ANKARA (Web Desk) – Turkish fighter jets launched their heaviest assault on Kurdish militants in northern Iraq overnight since air strikes began last week, a government official said, hours after President Tayyip Erdogan said a peace process had become impossible.
Article continues after the advertisement
The F-16 jets hit six targets in Iraq and were scrambled from an air base in Turkey’s southeastern province of Diyarbakir, the official said, speaking on condition of anonymity because of the sensitivity of the operations.
Meanwhile the leader of Turkey’s pro-Kurdish party told the BBC that Turkey and the US are creating a “safe zone” in Syria in an attempt to stop Kurds from forming their own territory.
HDP chairman Selahattin Demirtas said Turkey’s operation against IS militants across the border was a cover to target PKK Kurdish rebels.
He urged both Turkey and the PKK to return to the peace process.
Ankara earlier said PKK attacks on Turkey made peace attempts impossible.
There has been a recent series of clashes between Turkish forces and the PKK (Kurdistan Workers’ Party).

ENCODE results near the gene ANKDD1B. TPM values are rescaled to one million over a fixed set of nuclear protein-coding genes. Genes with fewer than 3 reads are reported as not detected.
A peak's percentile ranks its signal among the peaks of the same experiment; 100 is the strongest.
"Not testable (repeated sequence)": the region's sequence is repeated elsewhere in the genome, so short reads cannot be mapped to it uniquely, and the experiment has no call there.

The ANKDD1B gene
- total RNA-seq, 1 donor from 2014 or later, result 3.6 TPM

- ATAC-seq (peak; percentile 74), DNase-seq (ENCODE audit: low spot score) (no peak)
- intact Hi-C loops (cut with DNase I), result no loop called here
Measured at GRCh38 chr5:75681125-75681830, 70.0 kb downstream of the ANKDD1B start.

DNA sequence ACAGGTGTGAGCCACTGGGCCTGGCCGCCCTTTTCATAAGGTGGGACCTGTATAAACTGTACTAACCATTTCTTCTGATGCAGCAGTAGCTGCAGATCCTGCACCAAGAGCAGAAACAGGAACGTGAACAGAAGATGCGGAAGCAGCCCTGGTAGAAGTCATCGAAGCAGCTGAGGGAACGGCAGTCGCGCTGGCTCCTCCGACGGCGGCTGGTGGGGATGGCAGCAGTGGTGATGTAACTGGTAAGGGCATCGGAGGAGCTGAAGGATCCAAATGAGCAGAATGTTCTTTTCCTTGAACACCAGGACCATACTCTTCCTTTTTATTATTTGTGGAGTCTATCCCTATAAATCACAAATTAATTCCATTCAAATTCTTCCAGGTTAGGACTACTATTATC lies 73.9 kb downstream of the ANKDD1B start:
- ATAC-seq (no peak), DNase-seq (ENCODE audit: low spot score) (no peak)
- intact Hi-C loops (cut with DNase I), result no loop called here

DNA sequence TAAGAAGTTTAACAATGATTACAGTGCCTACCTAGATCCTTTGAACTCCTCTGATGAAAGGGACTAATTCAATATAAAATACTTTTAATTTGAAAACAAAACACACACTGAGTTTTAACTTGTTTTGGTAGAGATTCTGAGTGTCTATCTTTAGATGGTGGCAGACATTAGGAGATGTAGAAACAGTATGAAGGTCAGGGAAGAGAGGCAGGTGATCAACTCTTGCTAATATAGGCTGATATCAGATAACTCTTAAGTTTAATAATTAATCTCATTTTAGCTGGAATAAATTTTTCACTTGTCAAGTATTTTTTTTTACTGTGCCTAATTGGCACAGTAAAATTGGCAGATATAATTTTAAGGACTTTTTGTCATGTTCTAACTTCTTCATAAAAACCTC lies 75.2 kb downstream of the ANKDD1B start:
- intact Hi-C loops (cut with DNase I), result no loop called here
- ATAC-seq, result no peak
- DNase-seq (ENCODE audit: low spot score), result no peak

Turkey has also been hit by attacks by IS-linked militants – including one that left 32 dead in the border town of Suruc last week.
Read more: Over 25 killed in Turkey suicide attack
Turkey considers both the PKK and IS terrorist organisations.
Erdogan, however, said on Tuesday that the peace process had become impossible and urged parliament to strip politicians with links to the militants of immunity from prosecution, a move aimed squarely at the pro-Kurdish opposition.
Parliament is due to discuss the military operations in Iraq and Syria, as well as Erdogan’s call for the lifting of immunity, in a closed session later on Wednesday.
Erdogan initiated negotiations in 2012 to try to end a PKK insurgency, largely fought in the predominantly-Kurdish southeast, that has killed 40,000 people since 1984. A fragile ceasefire had been holding since March 2013.
Western allies have said they recognise Turkey’s right to self-defense but have urged the Nato member not to allow peace efforts with the PKK to collapse.
While deeming the PKK a terrorist organisation, Washington depends heavily on allied Syrian Kurdish fighters battling Islamic State in Syria.